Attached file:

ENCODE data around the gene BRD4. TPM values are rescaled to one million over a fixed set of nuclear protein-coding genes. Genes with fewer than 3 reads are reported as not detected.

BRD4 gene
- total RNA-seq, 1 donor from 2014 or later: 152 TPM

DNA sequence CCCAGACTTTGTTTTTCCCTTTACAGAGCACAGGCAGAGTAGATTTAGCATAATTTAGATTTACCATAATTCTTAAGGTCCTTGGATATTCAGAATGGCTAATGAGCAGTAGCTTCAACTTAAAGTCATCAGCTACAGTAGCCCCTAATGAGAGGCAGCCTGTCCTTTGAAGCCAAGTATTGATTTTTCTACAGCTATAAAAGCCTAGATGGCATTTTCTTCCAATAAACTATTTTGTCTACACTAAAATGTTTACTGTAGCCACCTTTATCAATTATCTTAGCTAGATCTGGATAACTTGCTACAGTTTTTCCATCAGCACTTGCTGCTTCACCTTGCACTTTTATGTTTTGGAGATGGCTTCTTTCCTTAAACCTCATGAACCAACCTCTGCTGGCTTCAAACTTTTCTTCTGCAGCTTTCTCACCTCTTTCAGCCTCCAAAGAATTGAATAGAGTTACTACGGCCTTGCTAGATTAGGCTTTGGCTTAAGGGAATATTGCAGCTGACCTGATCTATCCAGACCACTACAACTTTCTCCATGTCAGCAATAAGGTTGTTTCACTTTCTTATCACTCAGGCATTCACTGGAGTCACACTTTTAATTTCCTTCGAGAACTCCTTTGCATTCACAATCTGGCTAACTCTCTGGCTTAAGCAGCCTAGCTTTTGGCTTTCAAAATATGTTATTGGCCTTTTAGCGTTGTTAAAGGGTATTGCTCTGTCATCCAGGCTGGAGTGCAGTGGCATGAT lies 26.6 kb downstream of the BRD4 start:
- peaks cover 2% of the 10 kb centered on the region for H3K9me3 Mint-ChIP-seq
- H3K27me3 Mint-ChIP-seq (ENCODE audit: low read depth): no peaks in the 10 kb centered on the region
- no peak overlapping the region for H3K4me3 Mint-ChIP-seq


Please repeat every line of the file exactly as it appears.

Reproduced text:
ENCODE data around the gene BRD4. TPM values are rescaled to one million over a fixed set of nuclear protein-coding genes. Genes with fewer than 3 reads are reported as not detected.

BRD4 gene
- total RNA-seq, 1 donor from 2014 or later: 152 TPM

DNA sequence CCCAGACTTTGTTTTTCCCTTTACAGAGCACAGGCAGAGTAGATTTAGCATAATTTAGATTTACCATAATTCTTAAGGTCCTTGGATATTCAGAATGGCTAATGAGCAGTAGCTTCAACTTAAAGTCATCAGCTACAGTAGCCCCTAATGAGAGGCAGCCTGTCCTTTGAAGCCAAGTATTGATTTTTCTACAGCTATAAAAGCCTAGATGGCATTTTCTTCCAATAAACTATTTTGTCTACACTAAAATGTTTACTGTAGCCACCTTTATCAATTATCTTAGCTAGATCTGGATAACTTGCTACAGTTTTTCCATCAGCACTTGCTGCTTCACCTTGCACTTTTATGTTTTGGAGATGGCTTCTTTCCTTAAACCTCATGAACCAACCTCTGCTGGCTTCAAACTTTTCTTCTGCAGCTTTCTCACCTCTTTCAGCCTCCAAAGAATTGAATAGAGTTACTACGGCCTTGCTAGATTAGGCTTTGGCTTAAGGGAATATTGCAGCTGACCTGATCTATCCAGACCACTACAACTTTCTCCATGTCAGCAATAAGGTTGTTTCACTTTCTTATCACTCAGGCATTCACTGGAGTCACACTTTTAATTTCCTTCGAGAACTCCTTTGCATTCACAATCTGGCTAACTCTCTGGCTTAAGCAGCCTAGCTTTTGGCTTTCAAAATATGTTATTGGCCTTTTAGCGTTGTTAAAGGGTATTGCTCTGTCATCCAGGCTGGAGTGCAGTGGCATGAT lies 26.6 kb downstream of the BRD4 start:
- peaks cover 2% of the 10 kb centered on the region for H3K9me3 Mint-ChIP-seq
- H3K27me3 Mint-ChIP-seq (ENCODE audit: low read depth): no peaks in the 10 kb centered on the region
- no peak overlapping the region for H3K4me3 Mint-ChIP-seq